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75 years after Partition, 44% of Indians would back reunification with Pakistan, finds survey

CVoter-CPR survey aims to 'take stock' 75 years after Partition, asking people a series of questions on political, economic, social, and religious issues.

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New Delhi: A survey that aims to “take stock” 75 years after the 1947 Partition — asking citizens of India, Pakistan, and Bangladesh a series of questions on political, economic, social, and religious issues — has found that 44 per cent of Indians would support reunification with Pakistan.

Around 14 per cent of Indians said the Pakistani government could be trusted, while 60 per cent believed Bangladesh to be trustworthy, found the survey carried out by the Centre for Voting Opinion & Trends in Election Research (CVoter) and the Centre for Policy Research (CPR).

Conducted across the three countries using 15 languages between May and September, the survey’s first report, released last month — containing the responses of the 5,815 Indians surveyed — also assesses prevalent gender norms, what citizens had to say on India’s economic prospects, the country’s employment situation and its infrastructure.

When asked about democracy in India, the survey also found that 48 per cent of citizens believed it had been strengthened over the past 10 years. Around 51 per cent also believed India was nowhere close to autocratic rule, while about 31 per cent thought the country “might slide” into autocracy.


Around 46 per cent of Indians said the partition of India and Pakistan was the “right decision at that time”, and 44 per cent supported the division of Pakistan and Bangladesh.

The survey, however, noted that people in western India, comprising Gujarat, Maharashtra, Rajasthan and Goa, remained critical of the Partition. The region was also “supportive of any efforts of reunification”.

Age also proved to be a deciding factor in the survey. It said that only 30 per cent respondents above 55 years supported the 1947 Partition, against 57 per cent who thought it was “wrong for the two nations to be divided”.

Progress on infrastructure

When it came to living conditions, the condition of roads, water quality and employment in India, 79 per cent of respondents thought that infrastructural progress had been better than expected.

South India, however, disagreed a little. Only 28 per cent of respondents from the region found progress on infrastructure to be better than expected. In the east and north of India, 53 per cent and 51 per cent respectively shared this view.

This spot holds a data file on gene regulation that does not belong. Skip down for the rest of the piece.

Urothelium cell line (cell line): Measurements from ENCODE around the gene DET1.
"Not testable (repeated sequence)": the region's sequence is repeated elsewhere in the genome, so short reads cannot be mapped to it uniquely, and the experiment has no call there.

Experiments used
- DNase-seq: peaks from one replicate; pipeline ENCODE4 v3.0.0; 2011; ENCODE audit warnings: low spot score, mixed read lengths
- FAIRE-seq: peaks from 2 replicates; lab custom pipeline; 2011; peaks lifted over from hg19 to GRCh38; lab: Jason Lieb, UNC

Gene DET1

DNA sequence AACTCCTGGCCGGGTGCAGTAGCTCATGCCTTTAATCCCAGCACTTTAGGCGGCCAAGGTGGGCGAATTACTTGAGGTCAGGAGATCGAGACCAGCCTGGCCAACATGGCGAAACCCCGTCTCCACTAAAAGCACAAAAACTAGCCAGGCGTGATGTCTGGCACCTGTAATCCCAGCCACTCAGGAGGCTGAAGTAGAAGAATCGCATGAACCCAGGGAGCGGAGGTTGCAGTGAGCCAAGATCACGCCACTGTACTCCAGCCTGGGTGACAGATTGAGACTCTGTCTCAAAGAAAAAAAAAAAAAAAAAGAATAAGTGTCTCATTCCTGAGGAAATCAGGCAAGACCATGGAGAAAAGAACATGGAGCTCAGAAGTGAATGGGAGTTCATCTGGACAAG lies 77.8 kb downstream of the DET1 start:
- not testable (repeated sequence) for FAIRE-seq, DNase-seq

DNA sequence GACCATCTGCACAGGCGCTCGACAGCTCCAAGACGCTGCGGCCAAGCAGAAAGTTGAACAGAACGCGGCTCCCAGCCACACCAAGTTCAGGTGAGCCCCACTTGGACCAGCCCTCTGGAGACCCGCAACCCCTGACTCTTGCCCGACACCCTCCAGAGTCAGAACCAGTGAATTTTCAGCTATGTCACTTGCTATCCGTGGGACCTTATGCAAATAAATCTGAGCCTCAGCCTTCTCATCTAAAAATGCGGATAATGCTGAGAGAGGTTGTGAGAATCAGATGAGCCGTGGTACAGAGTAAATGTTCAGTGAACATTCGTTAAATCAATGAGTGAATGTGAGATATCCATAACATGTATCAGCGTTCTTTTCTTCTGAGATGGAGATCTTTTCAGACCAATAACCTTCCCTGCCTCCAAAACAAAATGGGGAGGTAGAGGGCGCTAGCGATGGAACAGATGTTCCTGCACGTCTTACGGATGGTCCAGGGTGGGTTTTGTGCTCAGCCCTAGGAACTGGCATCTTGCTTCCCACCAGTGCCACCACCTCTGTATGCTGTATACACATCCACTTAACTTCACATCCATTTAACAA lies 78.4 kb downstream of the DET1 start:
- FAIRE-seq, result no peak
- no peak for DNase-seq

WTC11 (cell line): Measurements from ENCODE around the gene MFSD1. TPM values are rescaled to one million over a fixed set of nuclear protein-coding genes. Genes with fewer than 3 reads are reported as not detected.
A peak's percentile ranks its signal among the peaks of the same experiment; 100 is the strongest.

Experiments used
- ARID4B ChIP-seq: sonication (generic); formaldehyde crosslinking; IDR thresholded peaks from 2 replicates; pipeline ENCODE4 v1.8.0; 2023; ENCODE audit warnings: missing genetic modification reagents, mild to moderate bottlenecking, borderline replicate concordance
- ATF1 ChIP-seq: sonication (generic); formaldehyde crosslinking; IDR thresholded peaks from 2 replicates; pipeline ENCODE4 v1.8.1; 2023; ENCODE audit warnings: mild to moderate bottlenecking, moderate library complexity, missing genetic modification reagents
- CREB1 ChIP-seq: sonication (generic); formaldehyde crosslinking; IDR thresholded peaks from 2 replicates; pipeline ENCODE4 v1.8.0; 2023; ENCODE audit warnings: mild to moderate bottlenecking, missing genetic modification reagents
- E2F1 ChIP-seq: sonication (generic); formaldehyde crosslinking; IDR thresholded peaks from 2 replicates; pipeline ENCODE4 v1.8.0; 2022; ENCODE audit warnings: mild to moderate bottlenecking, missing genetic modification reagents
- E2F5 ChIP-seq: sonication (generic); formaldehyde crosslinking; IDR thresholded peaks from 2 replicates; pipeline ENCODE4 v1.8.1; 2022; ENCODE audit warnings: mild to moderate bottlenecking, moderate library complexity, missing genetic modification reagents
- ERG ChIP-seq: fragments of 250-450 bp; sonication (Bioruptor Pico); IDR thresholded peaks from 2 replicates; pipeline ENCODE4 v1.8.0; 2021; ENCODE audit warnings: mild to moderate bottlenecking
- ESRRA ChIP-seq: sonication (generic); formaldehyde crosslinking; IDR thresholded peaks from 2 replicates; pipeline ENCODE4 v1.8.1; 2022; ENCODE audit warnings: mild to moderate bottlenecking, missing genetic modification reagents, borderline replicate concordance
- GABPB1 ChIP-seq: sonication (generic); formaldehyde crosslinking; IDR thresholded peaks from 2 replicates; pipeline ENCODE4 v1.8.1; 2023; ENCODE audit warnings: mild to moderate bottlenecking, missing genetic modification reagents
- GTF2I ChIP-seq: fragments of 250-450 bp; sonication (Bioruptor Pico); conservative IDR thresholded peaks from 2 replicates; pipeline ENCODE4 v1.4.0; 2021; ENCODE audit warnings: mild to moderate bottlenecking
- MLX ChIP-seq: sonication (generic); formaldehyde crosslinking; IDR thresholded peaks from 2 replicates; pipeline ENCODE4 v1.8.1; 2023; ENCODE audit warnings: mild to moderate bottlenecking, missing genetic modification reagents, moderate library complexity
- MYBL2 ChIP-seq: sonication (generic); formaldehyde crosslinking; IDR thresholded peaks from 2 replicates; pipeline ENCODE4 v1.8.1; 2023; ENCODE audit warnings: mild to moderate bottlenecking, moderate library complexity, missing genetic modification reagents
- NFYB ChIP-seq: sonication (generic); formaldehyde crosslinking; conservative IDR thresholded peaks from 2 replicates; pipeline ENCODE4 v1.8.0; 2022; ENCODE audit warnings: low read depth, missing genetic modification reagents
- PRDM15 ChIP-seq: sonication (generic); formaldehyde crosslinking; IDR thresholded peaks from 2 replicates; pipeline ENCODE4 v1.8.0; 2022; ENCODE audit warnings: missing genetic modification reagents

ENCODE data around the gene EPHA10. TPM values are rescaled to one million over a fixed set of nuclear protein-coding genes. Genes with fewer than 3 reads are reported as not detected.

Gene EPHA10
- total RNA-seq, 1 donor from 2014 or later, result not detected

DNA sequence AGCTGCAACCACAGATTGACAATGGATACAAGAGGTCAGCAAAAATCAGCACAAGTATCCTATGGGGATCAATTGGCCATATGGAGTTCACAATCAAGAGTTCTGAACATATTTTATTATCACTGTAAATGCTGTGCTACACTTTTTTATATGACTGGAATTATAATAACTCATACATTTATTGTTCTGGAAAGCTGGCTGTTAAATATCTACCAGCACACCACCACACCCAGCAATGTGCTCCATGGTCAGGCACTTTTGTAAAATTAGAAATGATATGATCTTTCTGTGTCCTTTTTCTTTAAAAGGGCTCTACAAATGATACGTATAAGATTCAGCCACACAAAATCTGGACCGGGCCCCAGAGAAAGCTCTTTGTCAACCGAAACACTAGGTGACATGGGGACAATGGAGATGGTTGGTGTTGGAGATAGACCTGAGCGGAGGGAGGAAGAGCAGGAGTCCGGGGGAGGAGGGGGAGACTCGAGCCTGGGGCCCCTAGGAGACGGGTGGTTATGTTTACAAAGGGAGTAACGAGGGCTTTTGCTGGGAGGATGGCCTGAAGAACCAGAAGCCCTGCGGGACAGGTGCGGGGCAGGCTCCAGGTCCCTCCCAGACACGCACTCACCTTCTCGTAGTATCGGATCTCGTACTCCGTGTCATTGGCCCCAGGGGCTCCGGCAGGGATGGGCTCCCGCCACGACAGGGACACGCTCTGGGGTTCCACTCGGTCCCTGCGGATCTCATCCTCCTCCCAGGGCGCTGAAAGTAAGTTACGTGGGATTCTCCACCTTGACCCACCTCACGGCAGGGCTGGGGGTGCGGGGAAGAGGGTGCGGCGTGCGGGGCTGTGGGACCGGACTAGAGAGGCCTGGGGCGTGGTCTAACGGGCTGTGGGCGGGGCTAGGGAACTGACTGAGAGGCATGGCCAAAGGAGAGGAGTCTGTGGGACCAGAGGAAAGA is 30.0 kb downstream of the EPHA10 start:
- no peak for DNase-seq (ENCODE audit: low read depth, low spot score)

The survey also noted that around 70 per cent of ‘upper-caste’ Hindus and people from the Other Backward Classes (OBC) and Scheduled Tribes (ST) believed that progress in infrastructure had been satisfactory. Around 60 per cent of respondents from religious minorities and about 47 per cent of those from Scheduled Castes (SC) found infrastructure development to have been worse than expected.

Economic prospects

When it came to the country’s economic prospects, the survey found most Indians to be optimistic. On average, about a third of respondents agreed that India’s economic condition would improve in a few years, while about 26 per cent predicted it would get worse.

Religious minorities such as Muslims, Christians, and Sikhs, however, reported pessimism. Around 53 per cent of Muslims thought the economic condition of India would progressively worsen.

Gender disparities

The survey also sought to assess how prevalent gender norms affected the country’s economy. Around 62 per cent of respondents said women in their households needed permission to take up jobs, participate in political meetings, or wear the clothes of their choice.

When assessed on these terms, the survey found regional trends: Women in the south enjoyed the least autonomy, while those living in western India enjoyed greater freedom.

The survey also found that 51 per cent of urban women needed permission from their families to work outside their homes, while the percentage stood at 65 per cent for those living in rural India.

When it came to politics, 61 per cent of women said that they had never participated in a rally or campaign. The survey also found that women with more education participated less in political rallies and campaigns.

Also read: Let’s talk about Partition. We owe this debt to the dead and the displaced


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